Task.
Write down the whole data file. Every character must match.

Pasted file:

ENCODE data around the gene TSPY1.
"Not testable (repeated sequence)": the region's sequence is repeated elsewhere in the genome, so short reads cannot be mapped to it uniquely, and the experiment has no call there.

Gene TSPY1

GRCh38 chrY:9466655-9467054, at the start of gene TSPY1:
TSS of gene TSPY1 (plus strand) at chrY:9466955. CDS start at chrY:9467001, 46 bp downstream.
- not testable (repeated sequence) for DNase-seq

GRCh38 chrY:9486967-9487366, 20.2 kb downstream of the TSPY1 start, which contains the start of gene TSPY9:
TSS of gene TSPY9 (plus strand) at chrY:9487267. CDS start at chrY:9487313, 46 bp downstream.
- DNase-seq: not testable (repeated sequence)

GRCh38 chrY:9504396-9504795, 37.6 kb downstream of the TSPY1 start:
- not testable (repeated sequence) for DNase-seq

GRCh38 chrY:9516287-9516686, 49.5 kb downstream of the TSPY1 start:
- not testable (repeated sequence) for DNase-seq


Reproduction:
ENCODE data around the gene TSPY1.
"Not testable (repeated sequence)": the region's sequence is repeated elsewhere in the genome, so short reads cannot be mapped to it uniquely, and the experiment has no call there.

Gene TSPY1

GRCh38 chrY:9466655-9467054, at the start of gene TSPY1:
TSS of gene TSPY1 (plus strand) at chrY:9466955. CDS start at chrY:9467001, 46 bp downstream.
- not testable (repeated sequence) for DNase-seq

GRCh38 chrY:9486967-9487366, 20.2 kb downstream of the TSPY1 start, which contains the start of gene TSPY9:
TSS of gene TSPY9 (plus strand) at chrY:9487267. CDS start at chrY:9487313, 46 bp downstream.
- DNase-seq: not testable (repeated sequence)

GRCh38 chrY:9504396-9504795, 37.6 kb downstream of the TSPY1 start:
- not testable (repeated sequence) for DNase-seq

GRCh38 chrY:9516287-9516686, 49.5 kb downstream of the TSPY1 start:
- not testable (repeated sequence) for DNase-seq